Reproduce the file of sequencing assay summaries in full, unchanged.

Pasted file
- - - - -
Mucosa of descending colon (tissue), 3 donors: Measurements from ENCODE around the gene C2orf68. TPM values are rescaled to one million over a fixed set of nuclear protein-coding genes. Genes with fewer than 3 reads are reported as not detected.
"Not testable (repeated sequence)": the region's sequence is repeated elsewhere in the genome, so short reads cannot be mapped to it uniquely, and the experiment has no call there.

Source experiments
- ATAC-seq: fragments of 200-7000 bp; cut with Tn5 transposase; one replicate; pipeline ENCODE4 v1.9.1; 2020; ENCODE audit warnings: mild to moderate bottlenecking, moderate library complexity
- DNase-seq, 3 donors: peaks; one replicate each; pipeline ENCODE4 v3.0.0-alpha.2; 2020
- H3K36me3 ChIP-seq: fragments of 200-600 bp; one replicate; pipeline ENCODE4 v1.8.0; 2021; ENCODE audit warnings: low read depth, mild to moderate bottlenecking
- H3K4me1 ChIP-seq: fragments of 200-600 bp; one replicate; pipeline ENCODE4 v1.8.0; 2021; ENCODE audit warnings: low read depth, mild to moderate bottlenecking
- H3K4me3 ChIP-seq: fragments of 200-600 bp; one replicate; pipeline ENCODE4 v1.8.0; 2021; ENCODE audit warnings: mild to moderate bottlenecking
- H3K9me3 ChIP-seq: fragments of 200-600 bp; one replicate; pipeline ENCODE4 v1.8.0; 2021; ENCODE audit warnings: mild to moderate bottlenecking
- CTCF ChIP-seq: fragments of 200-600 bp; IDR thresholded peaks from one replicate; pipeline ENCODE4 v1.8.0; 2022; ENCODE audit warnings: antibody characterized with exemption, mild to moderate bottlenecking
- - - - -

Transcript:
Mucosa of descending colon (tissue), 3 donors: Measurements from ENCODE around the gene C2orf68. TPM values are rescaled to one million over a fixed set of nuclear protein-coding genes. Genes with fewer than 3 reads are reported as not detected.
"Not testable (repeated sequence)": the region's sequence is repeated elsewhere in the genome, so short reads cannot be mapped to it uniquely, and the experiment has no call there.

Source experiments
- ATAC-seq: fragments of 200-7000 bp; cut with Tn5 transposase; one replicate; pipeline ENCODE4 v1.9.1; 2020; ENCODE audit warnings: mild to moderate bottlenecking, moderate library complexity
- DNase-seq, 3 donors: peaks; one replicate each; pipeline ENCODE4 v3.0.0-alpha.2; 2020
- H3K36me3 ChIP-seq: fragments of 200-600 bp; one replicate; pipeline ENCODE4 v1.8.0; 2021; ENCODE audit warnings: low read depth, mild to moderate bottlenecking
- H3K4me1 ChIP-seq: fragments of 200-600 bp; one replicate; pipeline ENCODE4 v1.8.0; 2021; ENCODE audit warnings: low read depth, mild to moderate bottlenecking
- H3K4me3 ChIP-seq: fragments of 200-600 bp; one replicate; pipeline ENCODE4 v1.8.0; 2021; ENCODE audit warnings: mild to moderate bottlenecking
- H3K9me3 ChIP-seq: fragments of 200-600 bp; one replicate; pipeline ENCODE4 v1.8.0; 2021; ENCODE audit warnings: mild to moderate bottlenecking
- CTCF ChIP-seq: fragments of 200-600 bp; IDR thresholded peaks from one replicate; pipeline ENCODE4 v1.8.0; 2022; ENCODE audit warnings: antibody characterized with exemption, mild to moderate bottlenecking